But most people do not have freaky deaky memory banks. Most people forget things they wish they could remember, memories partially triggered by photos or, say, ornaments. But they just can’t pull those specifics out and make that richer memory. They’re left with questions and maybe a sense of loss or melancholy about it. At least I am, with my smushy, red, puffy heart. Maybe you’re not and that’s fine. But acknowledge that some people (like me) wish their mother had scrapbooked their childhood and don’t be hatin’ on them for it.

If I haven’t already made it clear, ornaments are NOT much cooler than my scrapbook. I think the facts have been established. But nice try, that.

I have ornaments that span my lifetime, too. For some of them, I remember details of where they came from … others I don’t. I have more than one “Baby’s First Christmas” ornament and I can’t tell you which kid received which ornament. They’re all Hallmark and not that distinctive. I wish I would’ve written on the bottom whose they were but I didn’t and now they feel kind of meaningless, and that makes me sad every year when I look at them. I know there are scrappers who’ve scrapbooked about their ornament collection. Now THAT is a fabulous idea!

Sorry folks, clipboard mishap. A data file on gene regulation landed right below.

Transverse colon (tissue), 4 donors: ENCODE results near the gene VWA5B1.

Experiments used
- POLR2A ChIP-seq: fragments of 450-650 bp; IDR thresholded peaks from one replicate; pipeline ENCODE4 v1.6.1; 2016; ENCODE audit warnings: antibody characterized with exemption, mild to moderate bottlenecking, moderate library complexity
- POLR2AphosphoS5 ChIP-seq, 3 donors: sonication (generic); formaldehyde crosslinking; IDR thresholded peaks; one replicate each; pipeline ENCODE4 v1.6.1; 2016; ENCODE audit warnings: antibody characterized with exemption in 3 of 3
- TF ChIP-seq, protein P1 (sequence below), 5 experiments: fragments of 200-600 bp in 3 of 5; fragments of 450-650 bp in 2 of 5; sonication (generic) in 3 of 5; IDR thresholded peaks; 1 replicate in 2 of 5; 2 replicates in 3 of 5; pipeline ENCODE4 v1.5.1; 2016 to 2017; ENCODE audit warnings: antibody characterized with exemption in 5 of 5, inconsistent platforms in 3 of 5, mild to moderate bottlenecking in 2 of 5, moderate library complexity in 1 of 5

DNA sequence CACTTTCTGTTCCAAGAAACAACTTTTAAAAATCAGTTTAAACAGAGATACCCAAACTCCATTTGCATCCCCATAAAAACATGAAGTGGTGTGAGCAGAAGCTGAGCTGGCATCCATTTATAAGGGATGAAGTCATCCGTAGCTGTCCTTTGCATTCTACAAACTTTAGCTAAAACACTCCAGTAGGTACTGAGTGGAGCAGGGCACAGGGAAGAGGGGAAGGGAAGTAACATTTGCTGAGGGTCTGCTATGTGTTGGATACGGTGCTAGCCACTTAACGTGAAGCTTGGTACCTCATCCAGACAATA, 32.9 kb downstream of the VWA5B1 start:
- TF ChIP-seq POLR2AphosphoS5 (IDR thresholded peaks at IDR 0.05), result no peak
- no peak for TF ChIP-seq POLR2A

I do have to agree with her statement that “… memories are wonderful, but you don’t need to spend hours and enormous sums of money on supplies to create elaborate books to remember.” So, so true. Memories ARE wonderful and that’s why we scrapbookers want to preserve them, cherish them, and never forget them.